As far as memorable dining experiences go, what’s in the glass is often just as important as what’s on the plate. These five culinary adventures are causing a stir
When you imagine a sensory experience combining the finer points of food and drink, chances are it involves a glass of wine. And with such a broad palette of cultivars and flavour profiles to work with, it’s little wonder chefs and sommeliers alike love pairing food and wine. Among South Africa’s leading restaurants, including La Colombe, The Test Kitchen and the Saxon, there’s certainly no shortage of fine wine experiences. But it’s out beyond Joburg’s city limits at Restaurant Mosaic at The Orient where you’ll find one of the country’s most memorable gourmet adventures. Here, Paris-trained sommelier Germain Lehodey conjures his wine pairings from a cellar, home to a staggering 75 000 bottles across 6 000 labels from around the world.
“The perfect pairing is this: the wine must enhance the food and the food must enhance the wine”
Sommelier Germain Lehodey
At The Test Kitchen, the pairing adventure begins with the inventive cocktails of their Dark Room. Above: At Restaurant Mosaic, chef Chantel Dartnall and sommelier Germain Lehodey workshop dishes and wines to create the perfect match. The soupe du jour – cauliflower, goose liver mousse and brussels sprouts – is served with Naudé Old Vines Cinsault
“The perfect pairing is this: the wine must enhance the food and the food must enhance the wine,” says Germain, who spent his last years in Paris as head sommelier of the 400-year-old Michelin-starred restaurant La Tour d’Argent. “The wine must become the second sauce of the dish so that the saltiness of the food will enhance the flavours of the wine and the acidity of the wine will lift the flavours of the food.” On that score, Germain works alongside award-winning chef Chantel Dartnall to deconstruct dishes, using them as the building blocks to pair with individual wines. Contenders are then tasted against the completed dish, which is often fine-tuned to ensure the perfect match.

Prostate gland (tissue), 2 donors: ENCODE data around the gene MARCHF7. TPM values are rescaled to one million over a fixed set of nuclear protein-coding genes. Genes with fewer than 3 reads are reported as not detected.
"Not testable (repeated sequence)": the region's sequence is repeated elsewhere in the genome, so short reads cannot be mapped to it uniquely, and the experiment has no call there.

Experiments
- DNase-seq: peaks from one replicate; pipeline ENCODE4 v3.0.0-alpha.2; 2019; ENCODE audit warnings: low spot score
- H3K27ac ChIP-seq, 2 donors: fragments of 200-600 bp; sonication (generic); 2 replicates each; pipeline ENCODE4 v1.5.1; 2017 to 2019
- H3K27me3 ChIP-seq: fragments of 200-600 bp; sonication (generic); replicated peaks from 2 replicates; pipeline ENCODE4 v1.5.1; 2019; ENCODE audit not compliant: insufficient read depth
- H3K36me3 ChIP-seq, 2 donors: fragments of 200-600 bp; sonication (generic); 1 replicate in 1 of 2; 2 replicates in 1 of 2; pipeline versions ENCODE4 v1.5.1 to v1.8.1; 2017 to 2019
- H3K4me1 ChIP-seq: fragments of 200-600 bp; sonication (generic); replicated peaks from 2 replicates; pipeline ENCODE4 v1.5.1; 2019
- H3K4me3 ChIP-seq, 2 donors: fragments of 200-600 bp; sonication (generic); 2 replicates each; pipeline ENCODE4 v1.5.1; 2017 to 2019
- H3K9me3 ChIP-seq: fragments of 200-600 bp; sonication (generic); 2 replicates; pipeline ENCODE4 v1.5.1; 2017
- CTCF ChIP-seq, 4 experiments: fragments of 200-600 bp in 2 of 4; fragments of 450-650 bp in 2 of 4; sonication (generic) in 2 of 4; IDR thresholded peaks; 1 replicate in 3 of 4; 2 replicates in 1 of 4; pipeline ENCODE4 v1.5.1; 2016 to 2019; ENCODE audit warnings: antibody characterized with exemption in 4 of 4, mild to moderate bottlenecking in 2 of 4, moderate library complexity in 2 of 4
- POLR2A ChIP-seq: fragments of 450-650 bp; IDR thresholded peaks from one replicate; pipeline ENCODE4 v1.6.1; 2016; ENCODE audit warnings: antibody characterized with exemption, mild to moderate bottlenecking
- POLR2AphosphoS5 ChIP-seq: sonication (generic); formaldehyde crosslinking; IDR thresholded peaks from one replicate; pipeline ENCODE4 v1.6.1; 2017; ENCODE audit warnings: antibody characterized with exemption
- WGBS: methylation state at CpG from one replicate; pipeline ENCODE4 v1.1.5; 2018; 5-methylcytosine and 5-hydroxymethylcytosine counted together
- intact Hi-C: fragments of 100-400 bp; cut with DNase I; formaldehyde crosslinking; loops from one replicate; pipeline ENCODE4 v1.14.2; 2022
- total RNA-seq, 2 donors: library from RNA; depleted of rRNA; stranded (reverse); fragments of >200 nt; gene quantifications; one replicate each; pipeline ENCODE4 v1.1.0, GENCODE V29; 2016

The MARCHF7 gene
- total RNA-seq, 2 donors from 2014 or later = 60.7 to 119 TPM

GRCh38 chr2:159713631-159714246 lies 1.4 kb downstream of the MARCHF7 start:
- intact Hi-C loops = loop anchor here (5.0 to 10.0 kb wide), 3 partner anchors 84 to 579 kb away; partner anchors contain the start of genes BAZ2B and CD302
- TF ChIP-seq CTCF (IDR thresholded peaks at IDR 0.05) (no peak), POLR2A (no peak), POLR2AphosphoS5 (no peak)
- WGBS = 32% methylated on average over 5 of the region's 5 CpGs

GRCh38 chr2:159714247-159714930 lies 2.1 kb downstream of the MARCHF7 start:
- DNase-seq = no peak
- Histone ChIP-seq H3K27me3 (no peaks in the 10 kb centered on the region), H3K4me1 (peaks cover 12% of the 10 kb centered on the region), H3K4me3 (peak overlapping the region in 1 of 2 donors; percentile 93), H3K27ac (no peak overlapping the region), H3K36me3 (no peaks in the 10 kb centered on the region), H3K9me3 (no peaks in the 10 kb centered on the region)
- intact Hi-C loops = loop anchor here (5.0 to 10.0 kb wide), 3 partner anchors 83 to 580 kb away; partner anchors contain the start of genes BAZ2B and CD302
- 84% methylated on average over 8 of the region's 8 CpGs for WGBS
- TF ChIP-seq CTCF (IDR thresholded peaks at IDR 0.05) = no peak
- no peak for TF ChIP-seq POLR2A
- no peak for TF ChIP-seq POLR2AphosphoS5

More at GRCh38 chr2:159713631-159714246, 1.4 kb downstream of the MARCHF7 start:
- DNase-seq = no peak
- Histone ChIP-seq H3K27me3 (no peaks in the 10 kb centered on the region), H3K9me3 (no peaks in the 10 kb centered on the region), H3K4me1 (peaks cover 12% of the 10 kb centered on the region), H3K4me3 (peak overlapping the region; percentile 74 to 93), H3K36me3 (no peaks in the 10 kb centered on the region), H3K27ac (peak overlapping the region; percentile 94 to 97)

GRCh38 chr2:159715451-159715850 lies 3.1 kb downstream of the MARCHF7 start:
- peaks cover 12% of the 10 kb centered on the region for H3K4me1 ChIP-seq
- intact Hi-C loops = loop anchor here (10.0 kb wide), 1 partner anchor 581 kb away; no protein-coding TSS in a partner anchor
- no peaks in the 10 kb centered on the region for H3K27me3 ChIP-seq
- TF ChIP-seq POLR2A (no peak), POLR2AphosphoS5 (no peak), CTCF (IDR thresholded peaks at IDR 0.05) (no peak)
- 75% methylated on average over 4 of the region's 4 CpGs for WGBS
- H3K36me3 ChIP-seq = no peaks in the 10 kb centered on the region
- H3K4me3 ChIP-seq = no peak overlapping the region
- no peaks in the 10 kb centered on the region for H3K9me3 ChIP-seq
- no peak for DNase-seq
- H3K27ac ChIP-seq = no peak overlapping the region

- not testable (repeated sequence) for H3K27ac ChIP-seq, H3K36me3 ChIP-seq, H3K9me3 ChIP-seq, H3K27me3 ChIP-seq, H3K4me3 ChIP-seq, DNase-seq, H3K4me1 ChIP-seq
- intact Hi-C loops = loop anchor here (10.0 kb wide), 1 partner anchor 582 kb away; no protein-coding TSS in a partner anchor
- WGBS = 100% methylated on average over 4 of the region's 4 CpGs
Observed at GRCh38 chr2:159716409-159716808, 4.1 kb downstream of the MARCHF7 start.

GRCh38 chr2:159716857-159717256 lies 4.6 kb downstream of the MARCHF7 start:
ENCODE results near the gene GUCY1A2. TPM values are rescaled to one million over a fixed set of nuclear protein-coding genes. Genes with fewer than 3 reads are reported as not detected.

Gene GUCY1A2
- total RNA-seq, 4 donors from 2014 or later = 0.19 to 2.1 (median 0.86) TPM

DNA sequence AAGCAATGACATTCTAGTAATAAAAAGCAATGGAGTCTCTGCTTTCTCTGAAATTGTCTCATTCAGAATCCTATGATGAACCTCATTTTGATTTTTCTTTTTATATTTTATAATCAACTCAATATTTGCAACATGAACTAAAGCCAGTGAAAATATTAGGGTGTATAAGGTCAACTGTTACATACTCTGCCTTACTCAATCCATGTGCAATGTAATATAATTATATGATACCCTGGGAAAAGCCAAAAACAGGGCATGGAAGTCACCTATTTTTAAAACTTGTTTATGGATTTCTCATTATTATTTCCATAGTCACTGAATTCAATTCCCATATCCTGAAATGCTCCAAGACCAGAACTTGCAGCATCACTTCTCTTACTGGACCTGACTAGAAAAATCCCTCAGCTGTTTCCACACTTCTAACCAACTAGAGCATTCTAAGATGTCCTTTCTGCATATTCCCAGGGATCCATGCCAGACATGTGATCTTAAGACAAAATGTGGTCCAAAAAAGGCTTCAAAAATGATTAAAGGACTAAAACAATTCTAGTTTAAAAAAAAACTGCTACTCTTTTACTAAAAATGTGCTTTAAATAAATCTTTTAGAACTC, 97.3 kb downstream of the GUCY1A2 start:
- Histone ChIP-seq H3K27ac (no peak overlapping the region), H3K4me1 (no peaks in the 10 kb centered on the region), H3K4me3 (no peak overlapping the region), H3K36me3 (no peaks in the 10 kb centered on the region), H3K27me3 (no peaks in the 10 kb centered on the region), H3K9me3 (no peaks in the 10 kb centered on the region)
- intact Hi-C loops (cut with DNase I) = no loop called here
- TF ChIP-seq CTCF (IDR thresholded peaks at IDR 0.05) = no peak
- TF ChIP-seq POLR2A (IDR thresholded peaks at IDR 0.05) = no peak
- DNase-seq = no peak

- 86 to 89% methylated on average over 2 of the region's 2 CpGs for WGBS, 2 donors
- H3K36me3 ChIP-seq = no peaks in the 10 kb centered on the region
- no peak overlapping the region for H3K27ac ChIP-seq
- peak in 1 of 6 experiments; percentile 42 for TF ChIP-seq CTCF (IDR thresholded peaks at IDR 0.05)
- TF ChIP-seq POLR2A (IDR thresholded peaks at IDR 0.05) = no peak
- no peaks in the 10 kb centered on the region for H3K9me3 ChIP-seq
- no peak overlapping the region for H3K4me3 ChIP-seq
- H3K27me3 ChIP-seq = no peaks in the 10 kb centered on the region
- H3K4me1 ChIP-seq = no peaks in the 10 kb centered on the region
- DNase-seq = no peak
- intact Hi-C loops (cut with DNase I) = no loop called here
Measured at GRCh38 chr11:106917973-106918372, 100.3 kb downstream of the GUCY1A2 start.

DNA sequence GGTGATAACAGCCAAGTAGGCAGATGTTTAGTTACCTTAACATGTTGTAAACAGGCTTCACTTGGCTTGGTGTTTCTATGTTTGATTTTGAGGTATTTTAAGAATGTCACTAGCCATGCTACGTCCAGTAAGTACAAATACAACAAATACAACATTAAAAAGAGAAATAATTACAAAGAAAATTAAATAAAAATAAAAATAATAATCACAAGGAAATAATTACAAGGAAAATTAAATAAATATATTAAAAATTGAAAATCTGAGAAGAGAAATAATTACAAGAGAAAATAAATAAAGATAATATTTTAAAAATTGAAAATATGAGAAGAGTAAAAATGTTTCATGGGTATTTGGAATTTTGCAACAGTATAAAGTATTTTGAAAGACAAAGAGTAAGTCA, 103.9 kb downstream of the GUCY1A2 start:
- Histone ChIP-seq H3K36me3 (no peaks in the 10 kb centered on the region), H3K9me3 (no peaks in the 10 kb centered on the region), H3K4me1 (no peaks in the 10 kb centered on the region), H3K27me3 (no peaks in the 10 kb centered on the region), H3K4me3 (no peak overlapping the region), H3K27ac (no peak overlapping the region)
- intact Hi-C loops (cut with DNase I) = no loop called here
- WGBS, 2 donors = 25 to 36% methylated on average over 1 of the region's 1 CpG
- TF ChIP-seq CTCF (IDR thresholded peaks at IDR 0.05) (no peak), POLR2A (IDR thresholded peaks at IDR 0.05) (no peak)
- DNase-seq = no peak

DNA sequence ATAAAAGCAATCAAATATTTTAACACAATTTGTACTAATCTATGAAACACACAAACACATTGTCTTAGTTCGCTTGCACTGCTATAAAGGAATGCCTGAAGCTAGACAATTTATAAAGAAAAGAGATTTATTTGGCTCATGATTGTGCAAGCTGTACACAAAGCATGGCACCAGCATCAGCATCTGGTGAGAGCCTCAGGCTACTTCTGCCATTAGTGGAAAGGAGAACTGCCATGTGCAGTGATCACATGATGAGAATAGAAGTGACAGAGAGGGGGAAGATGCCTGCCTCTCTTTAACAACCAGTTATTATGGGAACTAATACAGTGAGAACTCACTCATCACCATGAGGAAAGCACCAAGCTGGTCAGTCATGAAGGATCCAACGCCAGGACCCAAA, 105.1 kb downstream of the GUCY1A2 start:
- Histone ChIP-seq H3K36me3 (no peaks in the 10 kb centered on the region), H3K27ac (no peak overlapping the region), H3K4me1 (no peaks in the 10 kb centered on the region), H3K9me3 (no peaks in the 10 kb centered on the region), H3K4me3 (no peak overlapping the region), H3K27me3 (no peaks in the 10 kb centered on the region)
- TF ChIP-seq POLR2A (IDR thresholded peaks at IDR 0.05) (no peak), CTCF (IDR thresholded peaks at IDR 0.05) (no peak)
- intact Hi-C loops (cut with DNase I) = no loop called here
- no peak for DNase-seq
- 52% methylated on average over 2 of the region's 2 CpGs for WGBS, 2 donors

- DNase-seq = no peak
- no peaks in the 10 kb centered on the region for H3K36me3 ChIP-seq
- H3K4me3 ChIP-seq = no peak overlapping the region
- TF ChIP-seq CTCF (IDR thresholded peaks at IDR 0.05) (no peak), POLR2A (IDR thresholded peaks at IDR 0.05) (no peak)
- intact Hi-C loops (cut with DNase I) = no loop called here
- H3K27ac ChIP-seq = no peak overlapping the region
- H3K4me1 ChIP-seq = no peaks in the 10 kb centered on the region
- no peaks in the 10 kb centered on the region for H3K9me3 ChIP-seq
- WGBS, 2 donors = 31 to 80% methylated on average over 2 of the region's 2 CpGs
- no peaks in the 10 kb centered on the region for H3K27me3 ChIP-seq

“We can’t change the wine, but we can tune the dish,” says Germain. “Chantel is a smart chef and she understands that if the pairing is superb it gives more credit to the dish.” A stellar example is Chantel’s Tidal Pool: salmon ceviche with verbena aspic and a seaweed salad, paired with an unusual Aligoté from French winemaker Aubert de Villaine, co-owner of the iconic Romanée-Conti. Another standout pairing is the soupe du jour with the Naudé Old Vines Cinsault. “Cinsault is coming back,” says Germain. “More people are producing dry, light and elegant Cinsault. It’s a cultivar that fits well with Chantel’s style of cuisine.”
Whether it’s Luke Dale-Roberts’ consummate interpretation of a niçoise salad, chamomile ice cream or baby vegetables in a Korean ssamjang dip, sommelier Tinashe Nyamudoka has it covered
At Creation Wines, the art of food and wine pairing is elevated within sight of the Hemel-en-Aarde Valley vineyards
While formal food-and-wine pairings may have their roots in fine dining, estates and cellars across the Winelands are proving innovative at exploring the interplay between food and wine.
THE STORY OF CREATION WINES
While formal food-and-wine pairings may have their roots in fine dining, estates and cellars across the Winelands are proving innovative at exploring the interplay between food and wine. An example is Creation Wines in the scenic Hemel-en-Aarde Valley. Established in 2002 by Jean-Claude and Carolyn Martin, the estate recently picked up Wine Tourism South Africa’s prestigious Klink Award for Great Pairings for the fourth time. The estate has also been recognised by the Great Wine Capitals Best of Wine Tourism Awards for the third time, winning a gong for Innovative Wine Tourism Experiences. While chocolate and brunch pairings are popular options in the airy tasting room amid the vineyards, The Story of Creation menu is at the heart of the tasting experience. Consisting of seven chapters, each course is paired with wine from the estate. Think smoked duck breast with local goat’s milk cheese, beetroot and pomegranate paired with the Creation Reserve Pinot Noir; or the Creation Reserve Chardonnay against a taster portion of boerenkaas drizzled with fynbos honey and truffle oil. Sound overwhelming? Happily, the expert staff, and often Carolyn or Jean-Claude themselves, are adept at talking you through the nuances of each pairing.